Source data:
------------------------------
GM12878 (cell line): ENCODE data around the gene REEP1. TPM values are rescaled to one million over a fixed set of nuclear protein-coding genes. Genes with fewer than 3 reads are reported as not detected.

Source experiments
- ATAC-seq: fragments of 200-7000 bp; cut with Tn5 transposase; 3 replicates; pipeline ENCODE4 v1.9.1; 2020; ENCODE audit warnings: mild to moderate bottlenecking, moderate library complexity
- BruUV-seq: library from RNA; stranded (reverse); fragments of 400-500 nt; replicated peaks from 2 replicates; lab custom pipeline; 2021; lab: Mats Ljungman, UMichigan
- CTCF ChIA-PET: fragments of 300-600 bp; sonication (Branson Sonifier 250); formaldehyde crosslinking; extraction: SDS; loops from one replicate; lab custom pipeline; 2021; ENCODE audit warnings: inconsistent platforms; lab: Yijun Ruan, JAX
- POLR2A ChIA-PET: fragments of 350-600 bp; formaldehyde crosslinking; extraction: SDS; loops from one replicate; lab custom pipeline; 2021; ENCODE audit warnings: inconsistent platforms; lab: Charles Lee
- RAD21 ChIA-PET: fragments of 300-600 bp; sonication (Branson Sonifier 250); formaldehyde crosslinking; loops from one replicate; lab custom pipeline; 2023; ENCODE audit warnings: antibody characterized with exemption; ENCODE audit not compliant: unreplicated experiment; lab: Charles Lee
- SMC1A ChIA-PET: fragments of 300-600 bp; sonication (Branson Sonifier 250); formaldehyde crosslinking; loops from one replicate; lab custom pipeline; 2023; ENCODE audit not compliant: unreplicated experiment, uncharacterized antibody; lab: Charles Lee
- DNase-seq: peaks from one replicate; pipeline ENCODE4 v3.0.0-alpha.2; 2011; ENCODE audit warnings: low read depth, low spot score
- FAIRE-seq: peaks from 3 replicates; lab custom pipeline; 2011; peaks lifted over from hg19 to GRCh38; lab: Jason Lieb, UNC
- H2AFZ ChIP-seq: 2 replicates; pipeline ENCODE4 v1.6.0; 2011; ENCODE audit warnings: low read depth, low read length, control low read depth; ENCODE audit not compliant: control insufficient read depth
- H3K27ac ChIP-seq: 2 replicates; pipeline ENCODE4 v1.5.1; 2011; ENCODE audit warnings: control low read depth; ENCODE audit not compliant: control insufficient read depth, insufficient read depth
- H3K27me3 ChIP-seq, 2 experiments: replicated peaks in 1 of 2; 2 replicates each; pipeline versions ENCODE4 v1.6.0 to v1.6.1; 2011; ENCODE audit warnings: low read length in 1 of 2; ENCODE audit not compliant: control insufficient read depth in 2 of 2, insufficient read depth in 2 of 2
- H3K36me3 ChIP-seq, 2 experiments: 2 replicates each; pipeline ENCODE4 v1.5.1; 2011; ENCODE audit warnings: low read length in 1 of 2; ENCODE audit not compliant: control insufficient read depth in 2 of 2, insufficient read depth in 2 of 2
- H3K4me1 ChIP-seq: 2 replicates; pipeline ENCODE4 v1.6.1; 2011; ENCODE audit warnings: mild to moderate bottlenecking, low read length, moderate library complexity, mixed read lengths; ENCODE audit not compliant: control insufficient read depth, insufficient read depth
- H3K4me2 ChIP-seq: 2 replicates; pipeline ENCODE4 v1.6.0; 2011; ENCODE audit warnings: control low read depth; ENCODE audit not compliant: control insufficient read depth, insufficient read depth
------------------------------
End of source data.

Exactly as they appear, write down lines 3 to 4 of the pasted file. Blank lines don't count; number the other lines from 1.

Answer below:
- ATAC-seq: fragments of 200-7000 bp; cut with Tn5 transposase; 3 replicates; pipeline ENCODE4 v1.9.1; 2020; ENCODE audit warnings: mild to moderate bottlenecking, moderate library complexity
- BruUV-seq: library from RNA; stranded (reverse); fragments of 400-500 nt; replicated peaks from 2 replicates; lab custom pipeline; 2021; lab: Mats Ljungman, UMichigan